Saturday, March 5, 2016
Here’s a lively family comedy/drama about a West Philadelphia black family. As the feisty titular matriarch, winningly played by Marjorie Johnson, starts to show ever increasing signs of Alzheimer’s, her three adult children – gathering on Christmas Eve -- struggle to cope.
There’s eldest daughter Shelly (Sharon Washington), a lawyer who’s a bundle of panic as she raises the alarm about Dotty’s worsening condition. Gay son Donnie (Stephen Conrad Moore), a music blogger, whose relationship with his white husband Adam (Colin Hanlon), is seriously strained and exacerbated after enduring the rigors of a juice cleanse, finds it hard to balance his own domestic travails with the revelations about his beloved mom. And younger sister Averie (Libya V. Pugh), an aspiring singer and brief YouTube sensation, comes in like a dynamo at the end of the first act to further stir the pot.
Dour longtime neighbor Jackie (Finnerty Steeves), once Donnie’s childhood sweetheart (who’s never recovered from learning he was gay), and now living in New York pregnant with the child of a married man, is back to witness the family’s rising hysteria, while the family’s caregiver Fidel (Michael Rosen) from Kazakhstan offers Dot unwavering and calm support.
Johnson convincing limns the stages of the disease, one moment cheerfully bright and lucid, the next, utterly forgetful. One moment sweet, one moment ferocious.
Despite its potentially downbeat theme, the play is mostly enjoyable and comic even bordering on sitcom territory, though it grows more bittersweet in the second act. And though it starts to feel overlong, it is nearly always absorbing.
Allen Moyer has designed a pair of lovely sets: the family’s bright yellow kitchen for the first act, and then a beautifully appointed living room with a giant Christmas tree in the second. Kara Harmon’s costumes are likewise bright and sunny. And Tom Morse’s sound design – its evergreen Christmas tunes (from Tony Bennett onwards) giving way to the cacophony of sounds we are made the realize Dotty is experiencing in her head.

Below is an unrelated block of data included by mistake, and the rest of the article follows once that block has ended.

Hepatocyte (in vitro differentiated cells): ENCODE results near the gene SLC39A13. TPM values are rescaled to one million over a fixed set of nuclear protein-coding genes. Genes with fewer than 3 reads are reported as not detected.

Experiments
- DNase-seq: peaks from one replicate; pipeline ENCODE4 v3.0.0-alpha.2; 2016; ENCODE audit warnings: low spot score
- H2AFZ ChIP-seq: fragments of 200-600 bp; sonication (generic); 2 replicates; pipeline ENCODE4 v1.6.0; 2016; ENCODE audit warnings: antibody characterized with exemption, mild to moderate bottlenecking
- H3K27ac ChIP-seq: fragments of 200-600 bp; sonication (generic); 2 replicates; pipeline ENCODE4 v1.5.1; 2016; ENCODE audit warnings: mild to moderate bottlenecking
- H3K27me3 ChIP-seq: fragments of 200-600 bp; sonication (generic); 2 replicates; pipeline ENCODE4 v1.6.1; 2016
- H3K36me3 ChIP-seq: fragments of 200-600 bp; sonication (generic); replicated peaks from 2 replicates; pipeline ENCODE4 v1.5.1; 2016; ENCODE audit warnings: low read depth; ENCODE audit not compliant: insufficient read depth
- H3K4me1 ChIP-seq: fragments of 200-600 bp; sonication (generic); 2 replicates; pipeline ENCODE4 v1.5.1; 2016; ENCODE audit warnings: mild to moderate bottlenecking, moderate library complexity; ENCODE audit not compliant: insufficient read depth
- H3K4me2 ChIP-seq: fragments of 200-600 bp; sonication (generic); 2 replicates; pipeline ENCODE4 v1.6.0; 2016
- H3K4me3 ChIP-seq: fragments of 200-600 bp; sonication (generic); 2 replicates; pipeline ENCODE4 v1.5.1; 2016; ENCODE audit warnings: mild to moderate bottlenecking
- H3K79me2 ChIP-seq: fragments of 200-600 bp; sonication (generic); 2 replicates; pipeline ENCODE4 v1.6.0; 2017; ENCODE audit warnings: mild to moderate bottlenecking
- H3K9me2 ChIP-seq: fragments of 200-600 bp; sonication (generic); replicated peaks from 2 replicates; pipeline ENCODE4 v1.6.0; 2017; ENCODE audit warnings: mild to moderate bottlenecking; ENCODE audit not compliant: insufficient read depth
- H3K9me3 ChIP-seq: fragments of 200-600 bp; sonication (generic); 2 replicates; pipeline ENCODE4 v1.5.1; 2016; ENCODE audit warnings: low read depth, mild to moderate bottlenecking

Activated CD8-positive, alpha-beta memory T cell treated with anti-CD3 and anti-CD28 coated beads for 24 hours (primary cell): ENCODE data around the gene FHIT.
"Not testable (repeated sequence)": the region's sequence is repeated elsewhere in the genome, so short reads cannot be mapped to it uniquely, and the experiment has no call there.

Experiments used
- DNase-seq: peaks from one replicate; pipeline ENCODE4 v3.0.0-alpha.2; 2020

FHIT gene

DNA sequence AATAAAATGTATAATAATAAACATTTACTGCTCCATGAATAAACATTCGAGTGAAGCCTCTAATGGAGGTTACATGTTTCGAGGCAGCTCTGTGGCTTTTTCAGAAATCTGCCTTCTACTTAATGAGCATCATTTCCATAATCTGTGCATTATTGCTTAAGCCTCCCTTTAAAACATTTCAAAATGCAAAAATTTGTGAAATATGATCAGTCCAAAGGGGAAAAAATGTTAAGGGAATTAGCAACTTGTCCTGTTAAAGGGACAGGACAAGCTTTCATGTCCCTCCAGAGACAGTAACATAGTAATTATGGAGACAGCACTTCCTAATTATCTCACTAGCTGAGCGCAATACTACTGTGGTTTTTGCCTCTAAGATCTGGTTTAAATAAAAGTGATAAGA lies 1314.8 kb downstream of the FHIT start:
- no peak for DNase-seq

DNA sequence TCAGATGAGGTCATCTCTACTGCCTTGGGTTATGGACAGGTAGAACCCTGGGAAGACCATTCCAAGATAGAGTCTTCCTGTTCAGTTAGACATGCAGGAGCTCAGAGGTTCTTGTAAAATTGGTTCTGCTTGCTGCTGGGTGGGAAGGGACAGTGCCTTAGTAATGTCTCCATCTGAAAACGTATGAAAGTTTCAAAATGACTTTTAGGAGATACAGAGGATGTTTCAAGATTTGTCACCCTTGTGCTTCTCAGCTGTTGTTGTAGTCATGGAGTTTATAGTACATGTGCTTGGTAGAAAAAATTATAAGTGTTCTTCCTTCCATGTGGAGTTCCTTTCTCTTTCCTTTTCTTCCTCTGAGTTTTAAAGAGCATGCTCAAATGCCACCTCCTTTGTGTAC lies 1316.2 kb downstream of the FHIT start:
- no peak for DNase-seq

That latter comes to light in a so-called “Virtual Dementia Tour” proposed by Dotty and Fidel as a game in the second act, with the ulterior motive of showing the family how the disease truly feels from the inside. That sequence is instructive, to be sure, if a bit obvious in its methods.
The performances are uniformly fine. Domingo writes well with natural sounding dialogue, only sometimes perhaps going too far with the family’s over-the-top reactions to their mother’s condition.
Susan Stroman directs with the same sure hand she applies to her more customary big musicals, as she deftly and sensitively balances the comic and sudden sharply dramatic moments. And though this is a non-musical, she has choreographed a most touching ballroom sequence for Dot and Adam, whom the confused matriarch momentarily takes to be her late husband.
(Vineyard Theater, 108 E. 15th St.; 212-353-0303 or www.vineyardtheatre.org; extended through March 24)
Photo by Carol Rosegg. (L to R) Sharon Washington, Marjorie Johnson, Finnerty Steevens.
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